Johnson City resident Georgita Washington, a 10-year breast cancer survivor, said her cancer story begins with her maternal grandmother, who died from breast cancer.
“I wanted to be on top of it as much as possible,” Washington said. “I started with mammograms before I was 40.”
At the age of 44 during a routine mammogram, the results showed an abnormality and six months later doctors confirmed an ever-growing mass was cancerous.
Washington said she would not have been able to get through her battle with cancer alone.
“A lot of it was faith, my church family and my family and my friends,” Washington said.
Washington’s church family was with her at the Johnson City Relay for Life event held at Indian Trail Middle School on Saturday.
They joined her on stage as she sang to encourage an audience of fellow survivors, caregivers and many other American Cancer Society supporters to celebrate, remember and fight back.
“Everyday I am just grateful to be able to be here because it didn’t have to be,” Washington said. “When I walk around and look at the bags ... there could have been a bag out there with my name on it.”
Research conducted by the American Cancer Society also helped Washington through her battle and she said she enjoys having a chance each year to give back through Relay.
“Keeping in touch with the American Cancer Society helps me feel better about doing a little for the group because they are trying to help a lot of people,” Washington said. “Relay makes it real what the American Cancer Society is doing. It brings the community together and a community of survivors and caregivers with the American Cancer Society.
“You get to put faces with what they are doing and see the results of what they are doing,” she added.
Washington said she is thankful to be able to walk the track and see all the creative ways teams are generating funds for further research.
More importantly, Washington said she is also thankful to be alive and able to walk the survivor lap with others who have overcome cancer.
“It’s kind of surreal and overwhelming to be out there with other survivors and to have the crowd cheering you,” Washington said. “I’m glad to be able to do the survivor lap.”
Walking in the row in front of Washington during the survivor lap was Kelly French.
French gave an inspirational speech just before the survivors lined up on the track comparing and contrasting her battle with cancer to a marathon she ran the November before her diagnosis.
“I am a cancer survivor,” French said. “I am a runner. I am a 30-year-old pediatric therapist working full time, trying to be a decent wife and boxer dog mom. Life was trucking along just fine when I was diagnosed this year in January with a rare form of ovarian cancer.”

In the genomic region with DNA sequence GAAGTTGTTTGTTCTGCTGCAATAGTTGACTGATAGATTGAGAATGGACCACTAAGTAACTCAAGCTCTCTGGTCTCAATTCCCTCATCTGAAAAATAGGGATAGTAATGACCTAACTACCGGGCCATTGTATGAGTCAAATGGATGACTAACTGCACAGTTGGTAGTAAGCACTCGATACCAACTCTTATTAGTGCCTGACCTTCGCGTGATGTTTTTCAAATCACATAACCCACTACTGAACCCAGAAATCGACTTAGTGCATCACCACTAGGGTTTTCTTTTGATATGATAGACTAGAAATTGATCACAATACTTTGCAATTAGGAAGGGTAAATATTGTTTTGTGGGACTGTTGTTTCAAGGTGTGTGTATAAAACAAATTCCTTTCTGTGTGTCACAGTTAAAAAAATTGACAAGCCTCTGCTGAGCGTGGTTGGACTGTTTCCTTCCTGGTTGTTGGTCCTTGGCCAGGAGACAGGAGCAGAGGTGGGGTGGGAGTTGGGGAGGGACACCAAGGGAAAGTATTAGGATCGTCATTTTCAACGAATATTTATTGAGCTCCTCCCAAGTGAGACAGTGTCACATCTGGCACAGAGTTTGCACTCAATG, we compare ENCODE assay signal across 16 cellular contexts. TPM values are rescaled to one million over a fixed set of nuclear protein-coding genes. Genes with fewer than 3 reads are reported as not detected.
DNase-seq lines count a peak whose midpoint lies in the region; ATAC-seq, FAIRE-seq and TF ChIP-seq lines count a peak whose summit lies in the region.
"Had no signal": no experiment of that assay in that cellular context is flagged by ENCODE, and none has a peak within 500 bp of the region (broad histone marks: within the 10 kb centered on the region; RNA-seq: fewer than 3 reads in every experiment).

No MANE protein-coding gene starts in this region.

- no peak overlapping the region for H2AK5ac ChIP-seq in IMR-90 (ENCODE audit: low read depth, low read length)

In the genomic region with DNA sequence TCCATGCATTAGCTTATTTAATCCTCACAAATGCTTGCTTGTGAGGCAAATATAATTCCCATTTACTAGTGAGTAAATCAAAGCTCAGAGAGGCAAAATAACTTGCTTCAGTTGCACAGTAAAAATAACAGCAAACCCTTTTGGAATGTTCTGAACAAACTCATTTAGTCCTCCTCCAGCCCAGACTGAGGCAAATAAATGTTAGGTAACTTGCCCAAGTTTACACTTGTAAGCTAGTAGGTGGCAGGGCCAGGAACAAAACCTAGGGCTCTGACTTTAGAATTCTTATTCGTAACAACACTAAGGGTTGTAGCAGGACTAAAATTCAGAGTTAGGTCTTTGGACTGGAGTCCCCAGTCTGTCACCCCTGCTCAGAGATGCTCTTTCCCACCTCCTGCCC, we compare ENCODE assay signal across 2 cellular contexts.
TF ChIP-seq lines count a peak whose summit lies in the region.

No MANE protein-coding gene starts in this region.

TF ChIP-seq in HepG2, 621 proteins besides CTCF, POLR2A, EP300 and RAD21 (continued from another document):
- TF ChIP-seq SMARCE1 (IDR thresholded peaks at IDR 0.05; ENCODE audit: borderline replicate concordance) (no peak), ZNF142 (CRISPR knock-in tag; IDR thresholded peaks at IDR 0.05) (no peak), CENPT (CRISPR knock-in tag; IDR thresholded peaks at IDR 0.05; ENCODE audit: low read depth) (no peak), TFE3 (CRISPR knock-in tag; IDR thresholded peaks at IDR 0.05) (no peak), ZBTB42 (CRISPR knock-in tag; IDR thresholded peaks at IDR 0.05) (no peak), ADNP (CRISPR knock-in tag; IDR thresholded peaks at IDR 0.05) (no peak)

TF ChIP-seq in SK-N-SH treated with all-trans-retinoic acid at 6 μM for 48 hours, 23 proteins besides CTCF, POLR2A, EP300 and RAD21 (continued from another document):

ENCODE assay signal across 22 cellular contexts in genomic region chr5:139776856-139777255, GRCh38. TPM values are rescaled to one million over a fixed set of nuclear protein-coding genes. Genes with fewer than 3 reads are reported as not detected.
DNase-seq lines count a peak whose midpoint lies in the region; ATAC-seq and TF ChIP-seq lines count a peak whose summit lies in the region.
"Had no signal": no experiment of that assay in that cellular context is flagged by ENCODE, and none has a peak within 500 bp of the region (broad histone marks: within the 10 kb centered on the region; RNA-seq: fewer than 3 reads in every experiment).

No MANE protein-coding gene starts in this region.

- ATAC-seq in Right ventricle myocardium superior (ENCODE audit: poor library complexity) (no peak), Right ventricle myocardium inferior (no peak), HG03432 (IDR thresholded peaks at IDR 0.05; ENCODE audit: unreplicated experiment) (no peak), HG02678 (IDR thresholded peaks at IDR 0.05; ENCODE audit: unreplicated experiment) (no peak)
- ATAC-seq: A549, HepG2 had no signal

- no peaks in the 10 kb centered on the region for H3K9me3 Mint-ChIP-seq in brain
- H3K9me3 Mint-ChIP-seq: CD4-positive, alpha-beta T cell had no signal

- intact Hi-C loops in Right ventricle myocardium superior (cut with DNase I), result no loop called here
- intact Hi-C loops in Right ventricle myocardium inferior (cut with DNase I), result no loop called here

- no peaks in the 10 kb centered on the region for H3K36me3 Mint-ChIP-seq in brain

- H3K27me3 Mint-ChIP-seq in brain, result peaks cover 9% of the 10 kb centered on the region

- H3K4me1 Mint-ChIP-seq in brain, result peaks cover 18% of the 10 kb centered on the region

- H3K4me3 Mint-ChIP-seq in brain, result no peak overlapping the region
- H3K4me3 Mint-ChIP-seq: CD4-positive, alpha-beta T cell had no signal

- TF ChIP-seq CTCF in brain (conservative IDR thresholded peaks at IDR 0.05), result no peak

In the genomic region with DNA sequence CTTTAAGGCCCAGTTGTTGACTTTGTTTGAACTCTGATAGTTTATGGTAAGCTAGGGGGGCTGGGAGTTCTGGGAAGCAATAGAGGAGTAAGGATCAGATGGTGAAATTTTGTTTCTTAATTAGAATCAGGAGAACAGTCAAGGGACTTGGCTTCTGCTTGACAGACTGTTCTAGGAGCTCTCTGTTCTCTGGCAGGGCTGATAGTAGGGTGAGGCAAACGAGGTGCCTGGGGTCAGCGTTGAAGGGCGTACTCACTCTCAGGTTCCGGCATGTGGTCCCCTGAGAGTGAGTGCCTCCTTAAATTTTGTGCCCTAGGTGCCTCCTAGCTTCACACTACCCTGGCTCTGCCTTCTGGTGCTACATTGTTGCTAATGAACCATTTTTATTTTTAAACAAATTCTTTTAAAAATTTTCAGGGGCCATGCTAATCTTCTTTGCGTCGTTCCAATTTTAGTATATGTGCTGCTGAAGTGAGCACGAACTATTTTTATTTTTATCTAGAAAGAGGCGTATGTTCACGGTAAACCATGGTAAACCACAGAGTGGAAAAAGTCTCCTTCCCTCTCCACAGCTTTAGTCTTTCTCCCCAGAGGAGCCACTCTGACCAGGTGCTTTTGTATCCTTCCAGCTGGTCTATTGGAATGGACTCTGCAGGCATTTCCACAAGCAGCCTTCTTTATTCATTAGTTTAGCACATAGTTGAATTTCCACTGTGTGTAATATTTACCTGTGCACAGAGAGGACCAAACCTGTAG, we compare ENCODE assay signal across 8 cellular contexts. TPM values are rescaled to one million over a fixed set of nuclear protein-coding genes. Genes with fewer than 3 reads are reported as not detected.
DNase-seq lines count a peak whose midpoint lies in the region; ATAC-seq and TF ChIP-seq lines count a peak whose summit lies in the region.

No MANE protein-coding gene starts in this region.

French finished chemotherapy in April and since May has been cancer free.
“When you are diagnosed with cancer, you have no other option but to be strong,” French said. “It’s time to fight a fight. Whatever stage your cancer is in, you are most likely facing some sort of treatment. During that treatment, you’ll need the strength of others. During my cancer journey, I learned most about the need for other people.”
Just before the caregiver honor lap, French’s husband, Jason, said he was happy to be there for his wife during her fight and have the American Cancer Society behind both of them.
“I look at it as a blessing to be there when my wife needs me to most,” Jason said. “It’s definitely had it’s challenges, but I think we are better on the other end and stronger in marriage.”
Jason said perseverance is key when being a caregiver and encourages all caregivers to embrace that quality.
“Stick with it one day at a time,” Jason said. “We were overwhelmed with looking at the full scope. We just took it one day at a time, prayed hard and looked to family and friends for support. We are getting through it.”
The American Cancer Society, Jason said, offered a sense of normalcy to his wife and kept her spirits high.
“They’ve blessed us,” Jason said. “They’ve really been there to support us through the whole thing.”
With much emphasis placed on celebrating more birthdays for those battling cancer, Jennifer Poff, American Cancer Society community representative, said the event gives all participants hope while simultaneously giving family and friends a chance to fight back.
“Hope is a big word, but the remembrance part is just as important,” Poff said. “We’ve watched family members suffer and struggle with this disease. This gives us a chance to really fight back and to say, ‘We are going to beat this.’ ’’
Shelia Loudermilk, an American Cancer Society representative and cancer survivor, said this year’s Relay was a little different than past events.
“We’ve changed our hours up a little bit by doing it from noon to midnight,” Loudermilk said. “We are hoping to have more families come out and get involved.”
With a $115,700 goal, by 5 p.m. the Relay For Life of Johnson City had reached about $60,000, Poff said.
The next Relay for Life event will be held in downtown Jonesborough on July 20 with the Storytelling Center hosting a cancer survivor reception.
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